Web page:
Gillespie and Hirano used the sequence of yeast cohesin-loading proteins to identify human and frog versions. They confirmed biochemically in frog extracts what had been inferred genetically in yeast: that Scc2 (in frogs via two isoforms) is required for the loading of cohesin onto DNA.
Association of Scc2 with chromatin was inhibited by two treatments that block DNA replication licensing: addition of geminin, a small protein that binds to the prereplication complex protein Cdt1, and depletion of an origin recognition complex subunit. The cyclin-dependent kinase inhibitor p21CIP1, which inhibits DNA replication initiation, had no such inhibitory effect.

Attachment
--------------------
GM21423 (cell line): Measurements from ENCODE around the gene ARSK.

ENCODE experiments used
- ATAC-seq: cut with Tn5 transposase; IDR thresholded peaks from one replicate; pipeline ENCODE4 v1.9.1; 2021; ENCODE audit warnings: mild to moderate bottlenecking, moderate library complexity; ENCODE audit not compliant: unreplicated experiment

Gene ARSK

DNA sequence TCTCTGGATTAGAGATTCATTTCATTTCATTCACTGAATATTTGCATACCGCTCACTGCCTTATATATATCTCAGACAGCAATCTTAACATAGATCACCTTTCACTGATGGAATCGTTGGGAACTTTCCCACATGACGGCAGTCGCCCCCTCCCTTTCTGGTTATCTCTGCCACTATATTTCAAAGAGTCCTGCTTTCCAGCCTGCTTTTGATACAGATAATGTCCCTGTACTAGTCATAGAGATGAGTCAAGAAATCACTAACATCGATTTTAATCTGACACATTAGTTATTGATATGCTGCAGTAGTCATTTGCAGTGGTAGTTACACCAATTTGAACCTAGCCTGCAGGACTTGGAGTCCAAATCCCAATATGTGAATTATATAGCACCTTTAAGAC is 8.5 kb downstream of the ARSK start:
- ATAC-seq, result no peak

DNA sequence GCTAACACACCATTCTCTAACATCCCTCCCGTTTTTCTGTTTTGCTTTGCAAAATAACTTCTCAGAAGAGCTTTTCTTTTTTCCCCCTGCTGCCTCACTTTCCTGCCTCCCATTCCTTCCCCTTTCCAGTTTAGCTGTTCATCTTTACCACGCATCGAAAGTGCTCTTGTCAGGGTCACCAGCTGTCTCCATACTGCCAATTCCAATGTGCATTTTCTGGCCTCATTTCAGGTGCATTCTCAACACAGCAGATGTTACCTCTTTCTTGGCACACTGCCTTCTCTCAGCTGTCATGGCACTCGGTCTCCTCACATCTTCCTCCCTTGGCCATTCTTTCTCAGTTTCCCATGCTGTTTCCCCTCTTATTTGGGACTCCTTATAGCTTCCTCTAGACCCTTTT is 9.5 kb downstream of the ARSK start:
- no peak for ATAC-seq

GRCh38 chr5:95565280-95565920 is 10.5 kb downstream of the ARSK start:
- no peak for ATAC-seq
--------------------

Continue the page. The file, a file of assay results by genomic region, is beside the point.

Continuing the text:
Cohesin may get onto specialized sites such as the centromere and damaged DNA via other mechanisms, but at least in frogs the licensing machinery would make a sensible chaperone to ensure that the glue arrived before duplication. Gillespie and Hirano also suggested that mitotic Cdc2 activity displaced Scc2. Soon afterwards, most of the cohesin is displaced by Polo and Aurora B, two kinases downstream of Cdc2, thus allowing the sister chromatids to be prepared for the onset of anaphase and another cell cycle. ▪